To view lunar eclipse, look up

10 years ago

    Viewing the lunar eclipse on April 15 is as easy as looking up.

    More specifically, looking up to the southwest.

    “You don’t need a telescope — you don’t even need to go outside if you have a window facing southwest,” said Larry Berz, astronomy teacher at the Maine School of Science and Mathematics. “It’ll be low in the southwestern sky as it begins — and when it ends the moon will be quite low in the horizon, so the sooner you can see it the better.”

    Around 3 a.m. to 3:15 a.m., Berz anticipates the moon will be fully eclipsed, and with the lunar eclipse comes colorful hues without comparison.

    When the Earth passes between the moon and the Sun, Earth’s atmosphere refracts light onto the surface of the moon.

    “The moon, instead of becoming black …. it could become everything,” Berz said with a laugh. “It could be one of a million colors, but it tends to become red or orange or coppery. Depending how deeply the moon enters the shadow of the earth, will qualify the darkness of the eclipse.”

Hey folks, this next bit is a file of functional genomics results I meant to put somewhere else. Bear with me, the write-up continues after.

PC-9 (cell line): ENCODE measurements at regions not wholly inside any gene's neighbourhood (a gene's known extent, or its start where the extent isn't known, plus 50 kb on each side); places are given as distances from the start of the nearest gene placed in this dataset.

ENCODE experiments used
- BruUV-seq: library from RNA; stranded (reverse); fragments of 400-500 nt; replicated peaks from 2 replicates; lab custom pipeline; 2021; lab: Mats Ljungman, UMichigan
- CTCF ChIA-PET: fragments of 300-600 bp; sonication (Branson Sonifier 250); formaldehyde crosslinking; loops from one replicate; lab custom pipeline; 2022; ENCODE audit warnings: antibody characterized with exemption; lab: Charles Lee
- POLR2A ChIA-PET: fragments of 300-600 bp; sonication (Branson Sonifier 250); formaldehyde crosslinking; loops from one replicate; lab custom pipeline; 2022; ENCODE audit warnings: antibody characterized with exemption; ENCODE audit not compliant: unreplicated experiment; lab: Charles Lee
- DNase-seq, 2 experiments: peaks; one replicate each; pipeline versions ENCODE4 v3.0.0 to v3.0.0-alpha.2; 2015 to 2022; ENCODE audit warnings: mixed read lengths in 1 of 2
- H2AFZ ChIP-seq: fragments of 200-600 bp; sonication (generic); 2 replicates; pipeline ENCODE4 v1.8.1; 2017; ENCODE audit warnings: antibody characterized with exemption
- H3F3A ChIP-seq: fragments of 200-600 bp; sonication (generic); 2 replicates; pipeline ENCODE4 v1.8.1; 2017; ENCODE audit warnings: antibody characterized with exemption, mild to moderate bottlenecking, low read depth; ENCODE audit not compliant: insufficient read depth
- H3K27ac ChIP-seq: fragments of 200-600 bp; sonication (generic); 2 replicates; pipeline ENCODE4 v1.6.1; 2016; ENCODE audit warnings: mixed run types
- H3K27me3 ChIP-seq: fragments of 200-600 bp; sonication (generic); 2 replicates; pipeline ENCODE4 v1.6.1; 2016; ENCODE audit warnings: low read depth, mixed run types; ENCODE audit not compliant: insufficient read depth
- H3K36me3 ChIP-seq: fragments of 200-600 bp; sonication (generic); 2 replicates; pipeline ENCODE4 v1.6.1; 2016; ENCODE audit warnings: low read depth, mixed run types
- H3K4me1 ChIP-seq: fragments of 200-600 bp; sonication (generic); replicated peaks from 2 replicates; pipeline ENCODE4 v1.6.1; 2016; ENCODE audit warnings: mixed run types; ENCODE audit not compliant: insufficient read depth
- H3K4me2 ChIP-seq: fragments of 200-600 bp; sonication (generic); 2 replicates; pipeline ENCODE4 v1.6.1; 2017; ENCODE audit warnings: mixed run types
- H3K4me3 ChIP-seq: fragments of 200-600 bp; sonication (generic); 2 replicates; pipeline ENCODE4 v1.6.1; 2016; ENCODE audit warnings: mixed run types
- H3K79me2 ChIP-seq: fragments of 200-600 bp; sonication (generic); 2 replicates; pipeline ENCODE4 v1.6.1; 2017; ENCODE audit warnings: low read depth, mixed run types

In the rarest cases, the moon will completely disappear.

    “That last happened in 1963,” Berz said.

    This lunar eclipse is anticipated to begin around 1:58 a.m. on Tuesday, April 15, with a shadow will creep across the surface of the moon.

    “This refraction of light — sunlight — creates this weird pallette of colors,” Berz said. “I’ve never seen colors anywhere on the earth like these colors. You’ll see bluish-peach. Greenish-lemon — I can’t think of words to interpret what I see — there aren’t any words for it.”

    “They’re not colors you’ll see at Wal-mart, you’re not going to see them at the mall, you’re not going to see them on your television or your laptop, they cannot be created on the earth this way,” the educator added. “You have to see the little photons in your own eyeball — I’ve never seen anything like it, and the colors are changing all the time.”

    About 20 or more MSSM students are planning on camping out in the school to observe the event, both as budding scientists and human beings; as Berz described, witnessing a lunar eclipse is an opportunity to become more than yourself.

    “The event is compelling you to think not just globally, not just locally, not just regionally — but planetary. For a brief, shining darkening moment … it offers a chance to connect globally, personally and socially with what it means to be an Earthling,” he said.

    Those interested in finding out more information about the lunar eclipse can contact Berz at MSSM or at the Francis Malcolm Science Center at 488-5451.

    “These are beautiful things,” Berz said. “Much of astronomy is subtle and sublime; it isn’t going to make headlines, except in your own heart.”